Family medicine practices are the “home” for most of our patients' health care needs. Sometimes, of course, our patients need the expertise of more specialized physicians, which means sending our patients out into the wider “medical neighborhood.” This journey can be risky because of the lack of coordination among the fragmented medical team. This often results in duplicative tests, unnecessary treatments, and conflicting recommendations between one physician and another.
As our patients' family physicians, it is our responsibility to ensure that they have coordinated care when we provide referrals so that they receive efficient, high-quality medical treatment and seamless transitions of care. This is an important role for family physicians, whether we practice in a free-standing primary care group referring to the consultants across town, as I do, or as part of a large health care organization referring to the consultants down the hall. The issues that occur between family physicians and consultants are largely the same.
For the past 10 years, our practice has used service agreements to facilitate the complex relationships between family physicians and consultants. A service agreement is a written document — not a contract — negotiated between the primary care practice and an individual consulting specialty practice that defines the expectations of referrals between the two offices and clarifies common issues such as urgent access to the consultant and timely exchange of information. This article will discuss why these agreements are helpful and how to develop them for your practice.
A service agreement is a written document outlining the patient referral expectations between a family medicine practice and a consultant practice.
Key issues include how to access the consultant in a timely manner, what information each party should provide, and who is responsible for which parts of a patient's care.
Service agreements should develop through physician-to-physician conversation, not through go-betweens.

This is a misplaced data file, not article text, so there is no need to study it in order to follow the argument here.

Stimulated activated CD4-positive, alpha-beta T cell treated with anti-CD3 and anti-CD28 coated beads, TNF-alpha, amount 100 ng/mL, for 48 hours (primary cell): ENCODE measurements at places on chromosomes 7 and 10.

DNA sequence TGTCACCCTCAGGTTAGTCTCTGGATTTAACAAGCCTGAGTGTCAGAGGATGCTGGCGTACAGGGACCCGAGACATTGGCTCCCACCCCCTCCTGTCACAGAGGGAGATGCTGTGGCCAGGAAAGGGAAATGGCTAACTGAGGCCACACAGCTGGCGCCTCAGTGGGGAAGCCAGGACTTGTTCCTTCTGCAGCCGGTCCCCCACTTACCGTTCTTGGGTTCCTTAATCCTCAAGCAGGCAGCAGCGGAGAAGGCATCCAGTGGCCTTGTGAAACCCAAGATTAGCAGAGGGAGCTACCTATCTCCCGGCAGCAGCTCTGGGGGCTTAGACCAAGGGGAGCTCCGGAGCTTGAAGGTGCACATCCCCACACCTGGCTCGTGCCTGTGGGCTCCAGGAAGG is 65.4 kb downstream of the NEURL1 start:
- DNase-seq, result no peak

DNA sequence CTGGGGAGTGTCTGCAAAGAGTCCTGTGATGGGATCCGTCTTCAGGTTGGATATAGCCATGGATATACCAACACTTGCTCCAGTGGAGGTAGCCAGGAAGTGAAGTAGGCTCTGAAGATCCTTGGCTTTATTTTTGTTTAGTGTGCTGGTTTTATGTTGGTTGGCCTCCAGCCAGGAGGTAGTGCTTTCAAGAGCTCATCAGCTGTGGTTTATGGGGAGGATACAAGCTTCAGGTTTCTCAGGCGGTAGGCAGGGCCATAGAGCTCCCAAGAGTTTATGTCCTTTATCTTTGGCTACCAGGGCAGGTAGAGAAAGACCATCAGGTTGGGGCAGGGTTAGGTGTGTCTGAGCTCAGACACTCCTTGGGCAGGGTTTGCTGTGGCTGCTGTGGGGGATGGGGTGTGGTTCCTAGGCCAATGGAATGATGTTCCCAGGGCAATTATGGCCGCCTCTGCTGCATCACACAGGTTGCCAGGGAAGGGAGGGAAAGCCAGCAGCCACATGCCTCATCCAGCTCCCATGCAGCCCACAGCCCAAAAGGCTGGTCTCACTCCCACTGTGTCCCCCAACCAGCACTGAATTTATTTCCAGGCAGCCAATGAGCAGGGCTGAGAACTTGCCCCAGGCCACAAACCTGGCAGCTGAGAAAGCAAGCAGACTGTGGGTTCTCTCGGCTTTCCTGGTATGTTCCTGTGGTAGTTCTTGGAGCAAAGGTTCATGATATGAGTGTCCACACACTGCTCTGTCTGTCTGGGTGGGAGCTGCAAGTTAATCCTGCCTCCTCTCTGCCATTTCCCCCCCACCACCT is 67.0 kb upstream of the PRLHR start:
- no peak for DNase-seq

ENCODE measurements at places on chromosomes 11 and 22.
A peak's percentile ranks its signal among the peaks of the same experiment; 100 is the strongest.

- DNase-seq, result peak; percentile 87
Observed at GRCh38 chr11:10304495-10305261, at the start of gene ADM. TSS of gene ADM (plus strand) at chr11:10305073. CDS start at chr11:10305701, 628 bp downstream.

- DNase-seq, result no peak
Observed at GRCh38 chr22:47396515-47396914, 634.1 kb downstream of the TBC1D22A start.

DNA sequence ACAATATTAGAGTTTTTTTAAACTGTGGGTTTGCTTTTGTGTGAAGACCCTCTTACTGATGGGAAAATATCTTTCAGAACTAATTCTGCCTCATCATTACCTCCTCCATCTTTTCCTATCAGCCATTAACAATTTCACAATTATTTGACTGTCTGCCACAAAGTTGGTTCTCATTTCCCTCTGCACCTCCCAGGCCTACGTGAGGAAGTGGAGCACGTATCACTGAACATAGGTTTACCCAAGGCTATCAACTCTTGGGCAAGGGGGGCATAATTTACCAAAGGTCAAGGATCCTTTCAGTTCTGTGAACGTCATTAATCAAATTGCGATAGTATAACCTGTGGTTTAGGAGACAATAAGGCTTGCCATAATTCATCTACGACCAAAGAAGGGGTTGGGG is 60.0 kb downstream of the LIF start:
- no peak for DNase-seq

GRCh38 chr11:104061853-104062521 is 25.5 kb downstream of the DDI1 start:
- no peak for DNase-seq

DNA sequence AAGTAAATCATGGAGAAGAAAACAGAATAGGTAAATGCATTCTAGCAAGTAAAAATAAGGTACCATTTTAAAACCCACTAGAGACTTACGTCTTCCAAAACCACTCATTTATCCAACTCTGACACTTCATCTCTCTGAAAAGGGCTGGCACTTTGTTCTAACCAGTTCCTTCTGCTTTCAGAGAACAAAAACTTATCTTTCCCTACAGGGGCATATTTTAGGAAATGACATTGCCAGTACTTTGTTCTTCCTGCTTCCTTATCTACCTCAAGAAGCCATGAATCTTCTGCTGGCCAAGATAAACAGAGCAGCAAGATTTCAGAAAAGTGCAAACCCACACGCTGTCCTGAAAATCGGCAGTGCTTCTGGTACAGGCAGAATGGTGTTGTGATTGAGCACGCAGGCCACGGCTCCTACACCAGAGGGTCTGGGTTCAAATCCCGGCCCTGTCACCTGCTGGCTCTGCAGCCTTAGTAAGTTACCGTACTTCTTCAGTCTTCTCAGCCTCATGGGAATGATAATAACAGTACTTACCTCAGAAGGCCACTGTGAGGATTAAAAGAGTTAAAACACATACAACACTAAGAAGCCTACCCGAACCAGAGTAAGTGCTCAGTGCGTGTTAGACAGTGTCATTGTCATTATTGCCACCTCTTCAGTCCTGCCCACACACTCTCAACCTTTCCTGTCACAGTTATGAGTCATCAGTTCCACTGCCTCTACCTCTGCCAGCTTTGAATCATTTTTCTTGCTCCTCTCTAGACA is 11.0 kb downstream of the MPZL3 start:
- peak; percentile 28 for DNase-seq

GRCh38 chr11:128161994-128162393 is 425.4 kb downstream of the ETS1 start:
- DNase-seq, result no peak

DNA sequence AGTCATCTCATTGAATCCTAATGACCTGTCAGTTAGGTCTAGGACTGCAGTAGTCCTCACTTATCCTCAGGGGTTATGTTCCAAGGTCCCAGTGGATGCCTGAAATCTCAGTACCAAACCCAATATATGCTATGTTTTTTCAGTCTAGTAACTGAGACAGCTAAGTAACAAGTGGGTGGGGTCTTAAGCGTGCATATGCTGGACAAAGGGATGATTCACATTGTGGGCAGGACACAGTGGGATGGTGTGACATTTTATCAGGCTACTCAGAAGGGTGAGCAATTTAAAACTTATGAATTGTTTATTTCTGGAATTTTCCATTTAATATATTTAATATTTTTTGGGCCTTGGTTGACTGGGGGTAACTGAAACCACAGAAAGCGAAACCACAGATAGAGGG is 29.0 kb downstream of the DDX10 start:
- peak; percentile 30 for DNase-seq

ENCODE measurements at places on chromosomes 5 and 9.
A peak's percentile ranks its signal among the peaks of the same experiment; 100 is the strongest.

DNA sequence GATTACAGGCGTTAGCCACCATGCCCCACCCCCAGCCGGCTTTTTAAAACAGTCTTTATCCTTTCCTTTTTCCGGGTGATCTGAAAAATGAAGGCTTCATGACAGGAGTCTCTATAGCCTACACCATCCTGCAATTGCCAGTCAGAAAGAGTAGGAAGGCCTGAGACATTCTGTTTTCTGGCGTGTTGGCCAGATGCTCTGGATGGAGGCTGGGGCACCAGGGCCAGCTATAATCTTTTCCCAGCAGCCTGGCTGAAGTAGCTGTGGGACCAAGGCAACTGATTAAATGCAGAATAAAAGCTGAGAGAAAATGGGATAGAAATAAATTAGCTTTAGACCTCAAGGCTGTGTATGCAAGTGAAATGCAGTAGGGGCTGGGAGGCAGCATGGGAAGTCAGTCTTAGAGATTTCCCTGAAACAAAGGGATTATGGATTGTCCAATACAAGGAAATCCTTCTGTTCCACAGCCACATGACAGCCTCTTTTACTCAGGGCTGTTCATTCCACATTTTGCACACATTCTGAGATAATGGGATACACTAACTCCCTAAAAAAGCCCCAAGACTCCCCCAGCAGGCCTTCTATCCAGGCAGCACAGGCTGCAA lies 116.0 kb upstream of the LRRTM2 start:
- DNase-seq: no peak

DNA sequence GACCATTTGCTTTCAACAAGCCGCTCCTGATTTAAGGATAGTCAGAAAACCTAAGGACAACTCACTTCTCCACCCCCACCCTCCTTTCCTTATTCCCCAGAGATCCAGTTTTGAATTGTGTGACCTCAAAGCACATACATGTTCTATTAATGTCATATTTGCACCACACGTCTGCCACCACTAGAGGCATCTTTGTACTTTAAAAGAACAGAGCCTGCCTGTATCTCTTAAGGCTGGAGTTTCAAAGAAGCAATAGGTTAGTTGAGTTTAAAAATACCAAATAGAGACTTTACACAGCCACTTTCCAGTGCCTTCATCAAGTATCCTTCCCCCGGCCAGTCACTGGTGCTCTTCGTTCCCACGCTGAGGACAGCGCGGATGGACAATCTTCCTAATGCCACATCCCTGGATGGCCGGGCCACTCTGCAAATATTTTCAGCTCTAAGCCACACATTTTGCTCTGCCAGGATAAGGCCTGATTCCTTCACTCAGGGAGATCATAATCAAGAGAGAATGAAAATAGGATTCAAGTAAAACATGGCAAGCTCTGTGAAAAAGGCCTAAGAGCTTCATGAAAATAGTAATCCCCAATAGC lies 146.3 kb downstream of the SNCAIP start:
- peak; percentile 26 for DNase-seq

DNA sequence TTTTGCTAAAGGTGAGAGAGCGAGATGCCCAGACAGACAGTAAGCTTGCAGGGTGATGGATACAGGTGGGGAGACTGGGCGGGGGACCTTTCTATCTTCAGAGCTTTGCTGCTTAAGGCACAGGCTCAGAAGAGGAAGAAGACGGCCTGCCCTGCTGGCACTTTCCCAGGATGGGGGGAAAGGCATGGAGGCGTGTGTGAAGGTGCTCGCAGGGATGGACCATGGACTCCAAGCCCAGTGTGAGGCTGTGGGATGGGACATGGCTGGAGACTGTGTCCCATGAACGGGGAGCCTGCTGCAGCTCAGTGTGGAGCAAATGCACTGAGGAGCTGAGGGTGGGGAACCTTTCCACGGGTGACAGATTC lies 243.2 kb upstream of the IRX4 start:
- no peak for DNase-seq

THE WARM HANDOFF
The goal of the service agreement is to create a “warm handoff” between the family physician and the consultant. Both the patient and the family physician benefit from this, because a warm handoff reinforces the patient's trust in our judgment, helps build the patient's relationship with the new physician, and sets the stage for more effective care.
There are three key elements to ensure a warm handoff for every referral:
Collegial relationships. Given physicians' busy schedules, informal peer-to-peer discussions about individual patients are not always possible. But the potential for conversation between the primary care physician and the consultant should always exist — especially when the patient has a complicated history or condition.
Information transfer. The two sides must establish a consistent and easy way to provide the correct and most relevant patient data to one another in a timely way.
Support system. Whether they're called care coordinators, referral specialists, or simply front-office staff in a small practice, those personnel who help facilitate the referral process must be aware of the service agreements. Without an organized support system, including staff who know what information to send and when to send it, the entire process can unravel. This requires initial attention but simplifies the process in the long run.
COMMON CONCERNS ABOUT REFERRALS
Service agreements should grow out of discussions between physicians, not with a practice manager or referral coordinator of a hospital or large health group. One goal of the service agreement is to facilitate critical conversations between the referring and the consulting physicians in order to agree on mutual expectations. This can't happen using a go-between.
Before you sit down with your consultants to create service agreements, it can be helpful to think about the challenges of referrals and what needs to be improved. Here are some common areas of concern for family physicians: